Coastal Deserts

Coastal deserts are found on the western edges of continents between 15° and 30° latitudes near the Tropics of Cancer and Capricorn. These are also the largest of the climatic zones, covering nearly half of the Earth's area. They are located on both sides of the equator.

The latitudes directly north and south of the equator are known as the Tropic of Cancer and Tropic of Capricorn respectively.

Coastal deserts are affected by cold ocean currents that follow the coastline. Since regional winds impact trade winds, these deserts are more changeable than others. Winter fogs created by rising cold currents often cover coastal deserts and block solar radiation.

Coastal deserts are complex because they exist where land, ocean, and atmospheric systems all mix. South America's coastal Atacama Desert is the driest desert on Earth. The Atacama Desert gets rainfall only once every 5 to 20 years.

Coastal deserts are found along the coasts of Chile and Australia. The chilly winters of coastal deserts are followed by long, warm summers. The average summer temperature ranges from 10 to 25°C; winter temperatures are 5°C or less. The greatest annual temperature is about 35°C and the least is about -4°C. In Chile, the temperature ranges from -2 to 5°C in July and 21 to 25°C in January. Remember, when it's summer in the Northern Hemisphere, it's winter in the Southern Hemisphere.

The average rainfall of these deserts is around 10 to 14 cm in most areas. The highest yearly rainfall over several years has been around 35 cm, with the lowest being around 5 cm.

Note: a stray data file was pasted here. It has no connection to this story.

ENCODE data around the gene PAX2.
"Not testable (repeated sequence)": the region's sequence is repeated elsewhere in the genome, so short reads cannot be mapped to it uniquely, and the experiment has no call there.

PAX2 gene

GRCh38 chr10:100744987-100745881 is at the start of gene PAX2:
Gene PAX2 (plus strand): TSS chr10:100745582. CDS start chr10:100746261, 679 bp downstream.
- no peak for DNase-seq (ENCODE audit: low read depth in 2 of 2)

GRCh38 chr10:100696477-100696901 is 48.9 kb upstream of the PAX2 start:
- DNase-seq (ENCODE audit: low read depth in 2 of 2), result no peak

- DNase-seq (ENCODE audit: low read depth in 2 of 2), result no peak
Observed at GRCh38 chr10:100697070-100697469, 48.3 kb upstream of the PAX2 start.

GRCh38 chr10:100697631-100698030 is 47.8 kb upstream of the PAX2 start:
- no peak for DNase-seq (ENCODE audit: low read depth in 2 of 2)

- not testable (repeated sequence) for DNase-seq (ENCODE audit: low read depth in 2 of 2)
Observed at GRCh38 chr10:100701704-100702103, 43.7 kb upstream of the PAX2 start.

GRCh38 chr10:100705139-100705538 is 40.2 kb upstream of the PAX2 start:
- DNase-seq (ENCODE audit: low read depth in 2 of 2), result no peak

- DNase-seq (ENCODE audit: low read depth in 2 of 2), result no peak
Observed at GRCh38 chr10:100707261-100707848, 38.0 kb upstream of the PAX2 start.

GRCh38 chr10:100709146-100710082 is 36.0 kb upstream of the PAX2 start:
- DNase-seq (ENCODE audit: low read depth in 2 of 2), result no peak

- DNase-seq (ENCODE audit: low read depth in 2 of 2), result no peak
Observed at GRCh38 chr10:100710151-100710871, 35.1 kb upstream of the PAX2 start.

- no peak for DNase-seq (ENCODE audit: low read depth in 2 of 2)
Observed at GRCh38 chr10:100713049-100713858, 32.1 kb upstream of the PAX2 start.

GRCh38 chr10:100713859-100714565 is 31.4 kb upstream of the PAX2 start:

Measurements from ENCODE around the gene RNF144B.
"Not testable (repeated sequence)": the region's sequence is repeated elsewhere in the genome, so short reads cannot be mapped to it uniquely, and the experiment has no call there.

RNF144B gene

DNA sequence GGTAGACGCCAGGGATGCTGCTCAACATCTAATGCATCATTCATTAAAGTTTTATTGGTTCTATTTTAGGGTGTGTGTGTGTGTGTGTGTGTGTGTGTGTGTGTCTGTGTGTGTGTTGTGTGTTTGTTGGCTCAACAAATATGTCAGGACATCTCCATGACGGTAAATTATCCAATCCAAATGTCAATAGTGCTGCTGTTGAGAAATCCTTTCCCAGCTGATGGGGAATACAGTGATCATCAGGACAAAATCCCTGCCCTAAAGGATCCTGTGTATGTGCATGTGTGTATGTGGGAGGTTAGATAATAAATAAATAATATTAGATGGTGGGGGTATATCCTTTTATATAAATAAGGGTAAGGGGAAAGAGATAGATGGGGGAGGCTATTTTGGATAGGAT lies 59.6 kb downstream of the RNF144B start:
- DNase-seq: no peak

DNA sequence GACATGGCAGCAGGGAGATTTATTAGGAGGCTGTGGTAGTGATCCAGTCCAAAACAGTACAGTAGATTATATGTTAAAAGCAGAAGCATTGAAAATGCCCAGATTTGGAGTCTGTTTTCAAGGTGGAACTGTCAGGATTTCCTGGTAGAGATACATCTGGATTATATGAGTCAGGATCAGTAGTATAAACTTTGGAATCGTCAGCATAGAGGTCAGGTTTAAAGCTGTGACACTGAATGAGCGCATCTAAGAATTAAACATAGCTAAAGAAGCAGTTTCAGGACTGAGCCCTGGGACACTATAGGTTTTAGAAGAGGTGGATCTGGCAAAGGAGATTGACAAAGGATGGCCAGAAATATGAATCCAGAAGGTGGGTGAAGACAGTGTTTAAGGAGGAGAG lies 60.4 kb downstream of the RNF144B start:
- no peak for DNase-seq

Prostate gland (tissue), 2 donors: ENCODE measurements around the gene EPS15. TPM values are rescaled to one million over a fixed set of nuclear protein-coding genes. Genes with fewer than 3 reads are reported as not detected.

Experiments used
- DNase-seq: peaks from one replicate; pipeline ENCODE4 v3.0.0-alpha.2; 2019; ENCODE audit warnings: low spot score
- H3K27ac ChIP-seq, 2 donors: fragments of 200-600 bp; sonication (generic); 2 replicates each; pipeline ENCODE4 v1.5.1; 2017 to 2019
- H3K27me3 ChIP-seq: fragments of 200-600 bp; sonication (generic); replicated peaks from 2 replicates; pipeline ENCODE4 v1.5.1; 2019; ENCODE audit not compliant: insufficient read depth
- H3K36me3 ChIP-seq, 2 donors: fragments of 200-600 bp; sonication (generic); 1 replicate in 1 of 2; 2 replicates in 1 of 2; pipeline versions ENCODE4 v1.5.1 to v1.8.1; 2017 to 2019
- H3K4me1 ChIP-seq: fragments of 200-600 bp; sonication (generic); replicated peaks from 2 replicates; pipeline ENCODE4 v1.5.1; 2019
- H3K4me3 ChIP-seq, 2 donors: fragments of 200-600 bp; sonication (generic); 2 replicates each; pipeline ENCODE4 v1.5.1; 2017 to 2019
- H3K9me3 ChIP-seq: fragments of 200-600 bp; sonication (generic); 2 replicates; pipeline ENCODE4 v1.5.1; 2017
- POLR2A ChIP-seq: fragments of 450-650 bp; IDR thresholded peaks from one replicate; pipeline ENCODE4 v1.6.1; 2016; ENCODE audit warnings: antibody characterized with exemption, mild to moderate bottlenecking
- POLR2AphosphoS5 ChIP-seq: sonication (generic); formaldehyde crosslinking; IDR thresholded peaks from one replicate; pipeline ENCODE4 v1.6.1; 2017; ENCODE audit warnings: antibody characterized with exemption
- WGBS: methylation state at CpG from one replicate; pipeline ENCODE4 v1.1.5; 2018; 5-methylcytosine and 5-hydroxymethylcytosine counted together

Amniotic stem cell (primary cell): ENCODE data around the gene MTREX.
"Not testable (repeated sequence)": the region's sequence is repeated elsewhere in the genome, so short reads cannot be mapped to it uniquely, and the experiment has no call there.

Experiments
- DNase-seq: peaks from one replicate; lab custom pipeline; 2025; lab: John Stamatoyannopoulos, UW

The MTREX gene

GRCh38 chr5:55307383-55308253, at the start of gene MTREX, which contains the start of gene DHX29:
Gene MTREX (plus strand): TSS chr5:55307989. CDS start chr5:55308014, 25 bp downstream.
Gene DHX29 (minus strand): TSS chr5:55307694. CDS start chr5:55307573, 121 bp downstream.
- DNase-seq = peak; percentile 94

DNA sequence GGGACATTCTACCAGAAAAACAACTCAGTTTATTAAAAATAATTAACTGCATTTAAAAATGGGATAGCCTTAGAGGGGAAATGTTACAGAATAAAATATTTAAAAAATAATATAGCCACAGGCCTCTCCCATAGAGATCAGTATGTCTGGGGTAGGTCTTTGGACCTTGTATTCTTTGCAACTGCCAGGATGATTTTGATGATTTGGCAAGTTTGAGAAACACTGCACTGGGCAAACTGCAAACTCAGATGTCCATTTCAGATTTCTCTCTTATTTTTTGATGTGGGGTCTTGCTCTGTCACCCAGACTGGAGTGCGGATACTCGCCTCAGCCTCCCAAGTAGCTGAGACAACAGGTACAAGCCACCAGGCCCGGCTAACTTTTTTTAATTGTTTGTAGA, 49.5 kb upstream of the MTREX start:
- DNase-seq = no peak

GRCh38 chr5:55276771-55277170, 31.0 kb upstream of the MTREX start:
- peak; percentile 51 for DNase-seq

The soil, fine with a medium salt content, is permeable and has good drainage. Plants have broad, shallow root systems so they can take advantage of any rain that comes their way. All coastal plants have thick, fleshy leaves that grab available water and store it for future use. In some plants, the surfaces are tightly ridged and grooved. When it rains, the stem bulges and grooves flatten to store water. As the water is used, the stem shrinks slowly back to its tight form. Coastal desert plants include the salt bush, buckwheat bush, rice grass, and black sage.

Dry climates force some types of toads to seal themselves in burrows and remain inactive for up to nine months. When a heavy rain comes along, soaking the earth, they get moving again. Some insects lay eggs that stay dormant for long periods, until the environment is suitable for hatching. Other coastal desert animals include, insects, coyotes, rabbits, toads, owls, eagles, lizards, and snakes.

Rain Shadow Deserts

Rain shadow deserts are formed when tall mountain ranges stop moisture-rich clouds from reaching areas on the far protected side of the mountains. These deserts are often found near coastal regions, but can be near other bodies of water. As moist air rises over a mountain range, water is dropped as rain or snow and the air loses its moisture. A desert is created on the far (dry) side of the range.

In the western United States, northern Nevada sits in a rain shadow of the Sierra Nevada Mountains. Snowfall on the western mountain slopes (California

Mountains Desert One Side
Fig. 10-2 Rainfall is much higher on one side of the mountain in a rain shadow desert.

side) is greater than that on the eastern slopes (Nevada side). Additionally, Nevada is nearly all located in the Great Basin area, which is fairly arid overall.

In the Turpan Depression of China, a rain shadow desert stretches for many kilometers of sand. There are a few oases and some mountain vegetation, but snow separates the Tian Shan vegetation from the rain shadow desert. Fig. 10-2 shows how rainfall drops on the ocean side of a mountain due to temperature, pressure, and topography changes.

Monsoon Deserts

When there is a large temperature difference between a continent and a nearby ocean, a monsoon results. This is a seasonal happening. In fact, monsoon comes from the Arabic word mausim, meaning "season."